Chances are you haven’t heard of languages Chamacoco, Remo and Tuvan, and while they are nearing extinction, thanks to a digital project by National Geographic, each of them is now reaching a wider audience – online.
National Geographic’s Enduring Voices project is trying to slow down the rate at which languages are disappearing. Giving listeners a chance to hear some of the most little-known sounds of human speech. Every 14 days a language dies. By 2100, more than half of the more than 7,000 languages spoken on Earth—many of them not yet recorded—may disappear, taking with them a wealth of knowledge about history, culture, the natural environment, and the human brain.
National Geographic, along with the Living Tongues Institute for Endangered Languages, have already identified 15 places worldwide where these languages are most likely to disappear, and are documenting them. For most of these languages, this is a first. National Geographic Fellows and linguists, K. David Harrison and Gregory Anderson, are the ones who are literally writing it all down.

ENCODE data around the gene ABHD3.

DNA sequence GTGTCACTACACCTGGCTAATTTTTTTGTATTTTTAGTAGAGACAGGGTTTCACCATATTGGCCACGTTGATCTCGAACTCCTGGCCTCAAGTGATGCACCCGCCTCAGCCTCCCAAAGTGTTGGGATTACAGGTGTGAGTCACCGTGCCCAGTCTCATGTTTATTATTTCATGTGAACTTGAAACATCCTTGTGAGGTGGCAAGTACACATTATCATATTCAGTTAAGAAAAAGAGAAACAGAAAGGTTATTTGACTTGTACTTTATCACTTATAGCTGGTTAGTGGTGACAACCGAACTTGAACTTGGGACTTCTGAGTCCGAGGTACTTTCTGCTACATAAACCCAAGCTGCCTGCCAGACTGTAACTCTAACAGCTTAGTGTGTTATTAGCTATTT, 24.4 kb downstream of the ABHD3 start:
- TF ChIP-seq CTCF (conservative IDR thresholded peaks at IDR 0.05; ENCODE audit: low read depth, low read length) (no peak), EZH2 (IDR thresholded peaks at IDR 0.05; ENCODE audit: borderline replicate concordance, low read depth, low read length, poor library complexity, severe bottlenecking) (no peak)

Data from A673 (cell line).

As part of the process, National Geographic has launched 8 new talking dictionaries containing more than 32,000 entries and 24,000 audio recordings. Not only do the dictionaries give insight into the languages spoken, they also shed light on the cultures formed around them, with photographs of cultural objects.
A key element to that has been recording individual speakers and cataloguing translations of their various words and phrases. Many of those collections have then been made accessible to the community online, to serve as a resource to help them teach their native language to the new generation, who all too often would otherwise grow up learning only the regionally dominant language.
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